ABOUT THE DESIGN OF STARBUCKS CANADA ICON MUG
Starbucks Canada Icon Mug front design features a Maple Leaf.
The maple leaf is the characteristic leaf of the maple tree, and is the most widely recognized national symbol of Canada.
The maple leaf finally became the central national symbol with the introduction of the Canadian flag (suggested by George F. G. Stanley and sponsored by M.P. John Matheson) in 1965, which uses a highly-stylized eleven-pointed maple leaf, referring to no specific species of maple. Earlier official uses of a maple leaf design often used over 30 points and a short stem. The one chosen is a generic maple leaf representing the ten species of maple tree native to Canada—at least one of these species grows natively in every province. The maple leaf is currently used on the Canadian flag, logos of various Canadian-based companies and the logos of Canadian sports teams. Examples include Air Canada, McDonald’s Canada, General Motors Canada, the Toronto Maple Leafs NHL franchise, the Toronto FC soccer club, and Wendy’s Canada (using the maple leaf in place of the normal apostrophe found at U.S. locations). It is also used by the Federal Government as a personification and identifier on its websites.
Since 1979, the Royal Canadian Mint has produced gold, silver, platinum, and palladium bullion coins, which are officially known as Maple Leafs, as geometric maple leaves are stamped on them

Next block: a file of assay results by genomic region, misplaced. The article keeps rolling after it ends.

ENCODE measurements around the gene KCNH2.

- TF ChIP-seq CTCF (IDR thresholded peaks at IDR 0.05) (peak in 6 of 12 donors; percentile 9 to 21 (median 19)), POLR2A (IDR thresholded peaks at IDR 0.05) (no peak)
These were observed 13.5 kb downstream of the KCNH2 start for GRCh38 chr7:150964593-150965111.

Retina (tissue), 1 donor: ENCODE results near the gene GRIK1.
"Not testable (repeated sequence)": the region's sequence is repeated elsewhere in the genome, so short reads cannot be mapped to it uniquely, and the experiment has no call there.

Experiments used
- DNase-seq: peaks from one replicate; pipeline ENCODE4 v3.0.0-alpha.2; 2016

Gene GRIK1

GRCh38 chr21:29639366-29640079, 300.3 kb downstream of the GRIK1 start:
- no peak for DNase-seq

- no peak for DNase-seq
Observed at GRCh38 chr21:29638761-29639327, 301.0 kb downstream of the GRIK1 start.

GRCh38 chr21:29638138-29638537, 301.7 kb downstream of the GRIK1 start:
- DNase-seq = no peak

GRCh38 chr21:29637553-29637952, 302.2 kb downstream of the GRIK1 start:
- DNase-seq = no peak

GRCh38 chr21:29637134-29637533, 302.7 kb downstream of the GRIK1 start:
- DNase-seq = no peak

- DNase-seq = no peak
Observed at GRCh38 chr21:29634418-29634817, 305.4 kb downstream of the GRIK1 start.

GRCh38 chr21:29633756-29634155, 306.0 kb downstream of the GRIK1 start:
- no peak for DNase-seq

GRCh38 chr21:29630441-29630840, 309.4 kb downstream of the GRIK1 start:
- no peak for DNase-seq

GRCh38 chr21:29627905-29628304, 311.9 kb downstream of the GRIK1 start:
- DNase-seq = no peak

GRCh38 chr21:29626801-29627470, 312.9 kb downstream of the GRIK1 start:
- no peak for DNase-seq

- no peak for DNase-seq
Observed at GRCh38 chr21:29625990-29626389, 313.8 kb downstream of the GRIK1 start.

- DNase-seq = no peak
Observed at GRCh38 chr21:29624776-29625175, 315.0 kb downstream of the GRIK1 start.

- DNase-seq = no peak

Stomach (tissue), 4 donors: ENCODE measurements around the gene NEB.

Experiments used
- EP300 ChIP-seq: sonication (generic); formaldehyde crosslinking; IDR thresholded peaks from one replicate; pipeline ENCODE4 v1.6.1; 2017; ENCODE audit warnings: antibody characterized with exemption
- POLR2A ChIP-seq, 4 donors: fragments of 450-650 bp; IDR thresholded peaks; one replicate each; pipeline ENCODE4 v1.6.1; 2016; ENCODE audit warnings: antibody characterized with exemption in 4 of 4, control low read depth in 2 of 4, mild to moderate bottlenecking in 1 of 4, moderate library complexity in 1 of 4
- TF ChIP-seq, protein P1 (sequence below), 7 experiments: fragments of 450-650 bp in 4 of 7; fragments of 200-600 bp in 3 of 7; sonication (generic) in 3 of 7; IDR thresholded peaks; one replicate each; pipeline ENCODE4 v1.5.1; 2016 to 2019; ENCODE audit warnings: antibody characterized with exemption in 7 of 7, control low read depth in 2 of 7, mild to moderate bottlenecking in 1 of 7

Canada is a North American country consisting of ten provinces and three territories. Located in the northern part of the continent, it extends from the Atlantic Ocean in the east to the Pacific Ocean in the west, and northward into the Arctic Ocean. Spanning over 9.9 million square kilometers, Canada is the world’s second-largest country by total area, and its common border with the United States is the longest land border in the world.
The name Canada comes from the St. Lawrence Iroquoian word kanata, meaning “village” or “settlement”.
In 1535, indigenous inhabitants of the present-day Quebec City region used the word to direct French explorer Jacques Cartier to the village of Stadacona. Cartier later used the word Canada to refer not only to that particular village, but also the entire area subject to Donnacona; by 1545, European books and maps had begun referring to this region as Canada.
REMARKS ABOUT STARBUCKS CANADA ICON MUG
Starbucks Canada Icon is DISCONTINUED. It is no longer available in Starbucks stores anywhere in Canada. The Canada Icon Mugs are MIC.